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It's About Time
This article in today's New York Times chronicles psychiatry's miserable failure to confront the ravages of smoking in psychiatric and substance abuse patients and the feeble attempts to set things right. I have some stories of my own.
During my residency training in New York City in the late 1970s I recall during a meeting with other residents asking then psychiatry department chairman and Kennedy friend Joe English, MD, who would later become president of the American Psychiatric Association, to put out his cigar. He glared at me and said, "Suffer." But he did put the cigar out. I hope Jeffrey Lieberman, MD, president-elect of APA, and my chief resident around the same time, has been able to quit smoking cigarettes, and I hope my influence played some role in that.
I recall attending a lecture by Joseph Califano, Secretary of Health, Education, and Welfare during the Carter administration, at Gracie Square psychiatric hospital in Manhattan around 1980. He was said to have giving up smoking himself when he took the job. Upstairs from the lecture room, psychiatric patients could still buy their cigarettes from a machine in the day room and puff away to their heart's content.
Judith Gilbert Kautto, my supervisor for family systems psychotherapy at Center for Family Learning, and coauthor of "The Evaluation and Treatment of Marital Conflict: A Four-Stage Approach," smoked during supervision sessions. She was less accommodating than Dr. English.
I recall videos of pioneers in various methods of psychotherapy smoking with their patients, oblivious to the associated health risks. I never heard an adequate explanation from any psychotherapist, whether psychoanalyst or cognitive behaviorist. Imagine the meaningful connections a psychoanalyst could draw from the practice of an analyst joining in such self-destructive behavior with the analysand. Any such explanation would belie the real explanation: both patient and analyst feared they could not get through even a fifty minute hour without nicotine fixes to soothe withdrawal symptoms.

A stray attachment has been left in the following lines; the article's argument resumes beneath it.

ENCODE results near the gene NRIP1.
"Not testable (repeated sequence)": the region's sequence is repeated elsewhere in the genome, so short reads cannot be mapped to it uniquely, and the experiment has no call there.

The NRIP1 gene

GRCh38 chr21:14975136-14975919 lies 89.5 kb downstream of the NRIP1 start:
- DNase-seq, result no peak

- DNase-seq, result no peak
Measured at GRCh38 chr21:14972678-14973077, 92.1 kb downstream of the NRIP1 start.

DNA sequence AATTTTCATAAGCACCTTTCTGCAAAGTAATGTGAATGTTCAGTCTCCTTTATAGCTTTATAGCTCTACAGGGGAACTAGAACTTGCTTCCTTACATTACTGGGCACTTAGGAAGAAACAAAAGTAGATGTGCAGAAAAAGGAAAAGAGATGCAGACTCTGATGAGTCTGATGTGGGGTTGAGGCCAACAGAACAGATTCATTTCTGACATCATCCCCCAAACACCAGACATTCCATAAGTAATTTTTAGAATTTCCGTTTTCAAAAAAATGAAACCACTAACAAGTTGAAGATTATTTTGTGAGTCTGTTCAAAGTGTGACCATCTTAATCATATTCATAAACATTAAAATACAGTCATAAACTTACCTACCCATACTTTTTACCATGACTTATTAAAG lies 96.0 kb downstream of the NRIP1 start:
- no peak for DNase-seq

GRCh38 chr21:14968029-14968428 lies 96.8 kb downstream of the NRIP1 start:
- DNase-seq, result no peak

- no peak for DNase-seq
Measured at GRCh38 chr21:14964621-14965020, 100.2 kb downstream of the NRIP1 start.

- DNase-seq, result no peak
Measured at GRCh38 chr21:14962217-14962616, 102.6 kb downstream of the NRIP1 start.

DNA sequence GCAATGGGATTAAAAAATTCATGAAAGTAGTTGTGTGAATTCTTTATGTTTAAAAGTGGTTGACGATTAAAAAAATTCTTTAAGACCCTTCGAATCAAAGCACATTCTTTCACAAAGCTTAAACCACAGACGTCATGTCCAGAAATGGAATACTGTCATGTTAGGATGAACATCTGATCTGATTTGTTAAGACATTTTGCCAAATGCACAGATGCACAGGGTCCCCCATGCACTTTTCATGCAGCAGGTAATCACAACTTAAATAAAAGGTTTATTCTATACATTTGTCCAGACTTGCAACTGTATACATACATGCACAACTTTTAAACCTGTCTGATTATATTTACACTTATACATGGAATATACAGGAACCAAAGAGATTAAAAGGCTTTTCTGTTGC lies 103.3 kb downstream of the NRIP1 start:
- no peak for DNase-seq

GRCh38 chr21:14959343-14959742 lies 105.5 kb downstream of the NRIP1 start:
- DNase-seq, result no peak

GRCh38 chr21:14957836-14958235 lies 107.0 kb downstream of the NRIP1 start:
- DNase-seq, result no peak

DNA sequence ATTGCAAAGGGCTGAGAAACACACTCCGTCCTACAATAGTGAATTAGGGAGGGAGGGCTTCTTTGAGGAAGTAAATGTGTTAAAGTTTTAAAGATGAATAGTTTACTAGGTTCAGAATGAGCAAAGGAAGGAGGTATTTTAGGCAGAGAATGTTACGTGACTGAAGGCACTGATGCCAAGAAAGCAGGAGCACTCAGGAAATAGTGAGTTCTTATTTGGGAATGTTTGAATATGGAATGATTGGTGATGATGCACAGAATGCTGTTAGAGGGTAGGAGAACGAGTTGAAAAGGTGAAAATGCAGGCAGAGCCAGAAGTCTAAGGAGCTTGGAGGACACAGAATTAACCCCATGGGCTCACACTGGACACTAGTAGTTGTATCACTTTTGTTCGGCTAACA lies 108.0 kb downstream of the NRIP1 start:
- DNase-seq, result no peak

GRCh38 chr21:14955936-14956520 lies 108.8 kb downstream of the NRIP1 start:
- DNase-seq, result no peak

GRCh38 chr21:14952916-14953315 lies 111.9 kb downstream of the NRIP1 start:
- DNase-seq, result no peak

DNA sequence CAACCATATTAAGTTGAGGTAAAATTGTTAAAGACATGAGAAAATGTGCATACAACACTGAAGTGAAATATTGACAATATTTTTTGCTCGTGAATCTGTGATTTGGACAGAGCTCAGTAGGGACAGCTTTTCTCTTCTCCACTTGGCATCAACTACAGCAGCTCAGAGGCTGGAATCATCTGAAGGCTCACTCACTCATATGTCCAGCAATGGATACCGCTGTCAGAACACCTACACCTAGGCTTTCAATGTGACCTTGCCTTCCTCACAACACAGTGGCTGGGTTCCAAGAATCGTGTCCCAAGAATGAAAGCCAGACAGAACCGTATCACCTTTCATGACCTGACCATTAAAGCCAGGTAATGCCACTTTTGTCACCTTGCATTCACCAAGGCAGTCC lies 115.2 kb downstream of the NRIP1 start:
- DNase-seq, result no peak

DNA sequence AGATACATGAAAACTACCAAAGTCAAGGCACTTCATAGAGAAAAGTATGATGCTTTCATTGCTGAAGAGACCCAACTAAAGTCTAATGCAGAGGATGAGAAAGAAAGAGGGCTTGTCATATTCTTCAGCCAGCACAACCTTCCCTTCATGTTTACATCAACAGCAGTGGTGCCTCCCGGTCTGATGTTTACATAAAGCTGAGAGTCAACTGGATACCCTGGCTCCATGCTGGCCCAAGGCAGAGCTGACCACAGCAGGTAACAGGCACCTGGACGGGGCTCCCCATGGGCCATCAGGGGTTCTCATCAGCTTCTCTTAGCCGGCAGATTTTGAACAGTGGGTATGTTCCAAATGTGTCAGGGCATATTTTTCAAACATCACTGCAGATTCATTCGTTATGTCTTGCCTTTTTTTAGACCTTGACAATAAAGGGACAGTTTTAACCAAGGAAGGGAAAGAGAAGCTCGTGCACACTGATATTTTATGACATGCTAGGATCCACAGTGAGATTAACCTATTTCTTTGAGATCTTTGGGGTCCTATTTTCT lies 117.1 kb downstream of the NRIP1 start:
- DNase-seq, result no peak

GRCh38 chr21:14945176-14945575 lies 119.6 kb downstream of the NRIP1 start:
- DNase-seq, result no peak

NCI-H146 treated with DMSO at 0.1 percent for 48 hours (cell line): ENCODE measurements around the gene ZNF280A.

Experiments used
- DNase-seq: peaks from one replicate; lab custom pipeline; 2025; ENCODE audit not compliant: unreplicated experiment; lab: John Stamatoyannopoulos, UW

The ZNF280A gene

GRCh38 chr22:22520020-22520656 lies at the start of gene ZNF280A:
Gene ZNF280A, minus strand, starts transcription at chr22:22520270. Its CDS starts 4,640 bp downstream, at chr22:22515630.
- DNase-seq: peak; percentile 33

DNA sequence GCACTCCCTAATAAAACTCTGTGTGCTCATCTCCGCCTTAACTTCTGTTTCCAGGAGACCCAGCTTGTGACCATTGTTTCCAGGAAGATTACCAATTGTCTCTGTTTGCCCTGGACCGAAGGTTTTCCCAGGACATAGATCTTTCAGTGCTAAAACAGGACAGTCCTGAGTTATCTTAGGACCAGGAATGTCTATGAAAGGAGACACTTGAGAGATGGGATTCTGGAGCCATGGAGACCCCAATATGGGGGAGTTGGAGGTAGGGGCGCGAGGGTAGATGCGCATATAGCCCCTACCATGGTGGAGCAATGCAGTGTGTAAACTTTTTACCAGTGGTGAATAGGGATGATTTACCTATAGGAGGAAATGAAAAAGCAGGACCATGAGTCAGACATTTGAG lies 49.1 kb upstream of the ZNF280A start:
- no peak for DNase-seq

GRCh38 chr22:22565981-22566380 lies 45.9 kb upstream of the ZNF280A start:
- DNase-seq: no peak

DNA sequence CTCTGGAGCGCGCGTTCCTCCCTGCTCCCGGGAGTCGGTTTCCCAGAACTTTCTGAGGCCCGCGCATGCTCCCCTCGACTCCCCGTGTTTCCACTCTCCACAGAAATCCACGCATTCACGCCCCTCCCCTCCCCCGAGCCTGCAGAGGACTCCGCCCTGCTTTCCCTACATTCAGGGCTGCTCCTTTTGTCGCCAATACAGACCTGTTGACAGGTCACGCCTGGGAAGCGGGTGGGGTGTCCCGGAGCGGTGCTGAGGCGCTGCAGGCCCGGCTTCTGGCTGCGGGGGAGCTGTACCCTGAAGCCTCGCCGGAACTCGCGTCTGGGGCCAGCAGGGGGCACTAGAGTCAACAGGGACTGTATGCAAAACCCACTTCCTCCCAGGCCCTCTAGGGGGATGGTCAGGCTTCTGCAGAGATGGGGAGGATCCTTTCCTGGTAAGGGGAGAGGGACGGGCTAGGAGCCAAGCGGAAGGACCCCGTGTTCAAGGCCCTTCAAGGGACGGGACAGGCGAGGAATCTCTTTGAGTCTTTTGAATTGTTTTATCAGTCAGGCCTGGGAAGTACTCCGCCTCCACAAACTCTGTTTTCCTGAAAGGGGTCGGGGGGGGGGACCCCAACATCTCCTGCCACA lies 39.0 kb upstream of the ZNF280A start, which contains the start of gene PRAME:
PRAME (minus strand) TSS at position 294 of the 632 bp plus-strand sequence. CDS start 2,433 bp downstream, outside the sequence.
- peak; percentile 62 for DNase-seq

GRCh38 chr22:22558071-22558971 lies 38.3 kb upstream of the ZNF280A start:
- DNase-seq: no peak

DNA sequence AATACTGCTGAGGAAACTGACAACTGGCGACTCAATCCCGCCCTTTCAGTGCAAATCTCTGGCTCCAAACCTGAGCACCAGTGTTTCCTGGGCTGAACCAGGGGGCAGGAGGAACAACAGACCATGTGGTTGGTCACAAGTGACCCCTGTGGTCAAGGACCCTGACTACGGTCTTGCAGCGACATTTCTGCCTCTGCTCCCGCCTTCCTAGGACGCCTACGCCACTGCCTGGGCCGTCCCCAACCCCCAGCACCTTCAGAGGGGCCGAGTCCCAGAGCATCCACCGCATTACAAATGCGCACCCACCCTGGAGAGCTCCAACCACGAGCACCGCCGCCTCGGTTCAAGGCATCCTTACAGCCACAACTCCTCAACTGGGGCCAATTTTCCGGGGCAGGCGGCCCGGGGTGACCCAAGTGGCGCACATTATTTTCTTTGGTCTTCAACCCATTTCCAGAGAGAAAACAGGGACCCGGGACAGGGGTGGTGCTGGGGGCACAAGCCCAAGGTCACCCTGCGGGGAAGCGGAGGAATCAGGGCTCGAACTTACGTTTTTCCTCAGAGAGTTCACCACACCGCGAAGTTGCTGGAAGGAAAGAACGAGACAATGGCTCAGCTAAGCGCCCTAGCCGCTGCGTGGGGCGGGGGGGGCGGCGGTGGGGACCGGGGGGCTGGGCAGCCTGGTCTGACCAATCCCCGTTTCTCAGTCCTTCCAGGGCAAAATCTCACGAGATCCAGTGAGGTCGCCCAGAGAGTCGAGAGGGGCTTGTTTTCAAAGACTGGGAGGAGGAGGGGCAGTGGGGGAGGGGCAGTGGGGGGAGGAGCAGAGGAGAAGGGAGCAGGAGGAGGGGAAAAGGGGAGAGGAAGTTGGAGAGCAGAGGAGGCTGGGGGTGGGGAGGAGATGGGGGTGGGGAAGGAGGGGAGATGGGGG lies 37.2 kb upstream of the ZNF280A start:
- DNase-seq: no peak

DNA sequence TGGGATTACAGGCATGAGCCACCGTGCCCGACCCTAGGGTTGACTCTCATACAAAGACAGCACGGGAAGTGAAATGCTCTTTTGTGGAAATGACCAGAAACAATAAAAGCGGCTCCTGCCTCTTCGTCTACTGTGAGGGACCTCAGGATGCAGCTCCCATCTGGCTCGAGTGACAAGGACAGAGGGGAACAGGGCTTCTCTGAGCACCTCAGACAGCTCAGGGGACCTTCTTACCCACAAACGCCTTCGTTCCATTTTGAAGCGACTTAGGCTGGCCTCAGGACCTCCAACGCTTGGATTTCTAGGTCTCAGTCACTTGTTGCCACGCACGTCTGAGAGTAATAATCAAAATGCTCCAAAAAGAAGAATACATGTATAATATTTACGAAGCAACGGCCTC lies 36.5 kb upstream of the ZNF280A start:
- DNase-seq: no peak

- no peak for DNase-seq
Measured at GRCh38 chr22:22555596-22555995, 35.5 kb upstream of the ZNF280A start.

Somehow homeless schizophrenics and bag ladies on the city streets, no matter how poor, always seemed able to afford cigarettes. Maybe the appetite suppression ("Reach for a Lucky instead of a sweet.") helped them tolerate a lack of food.
Nicotine as well as caffeine fuel many meetings of Alcoholics Anonymous and other 12 step programs. One might argue that giving up all addictions except nicotine threatens recovery from the more immediately destructive addictions. Somehow this rationale tends to trump the equally logical notion that learning to give up all addictions might improve the chances of recovery. Now at least many support group meetings ban smoking.
In the hospital setting staff used cigarettes for behavior control, and they feared violent uprisings by psychotics denied their nicotine fixes. Many staff being smokers themselves, they could empathize with the suffering inherent in abstenence from the drug. The "self medication" hypothesis provided another rationale (excuse), and indeed research has explored nicotines potential as a treatment.
Substance abuse rehab programs contemplating prohibition know that they would lose market share to other programs that continued to allow smoking.
Ultimately this dismal failure to promote health boils down to convenience and -- who would have guessed? -- denial. Let's hope for the sake of our patients we can all bite this bullet and, like the words of the Hippocratic Oath, first do no harm. It's about time. To paraphrase Dr. Freud, sometimes a cigar is just a way to get cancer.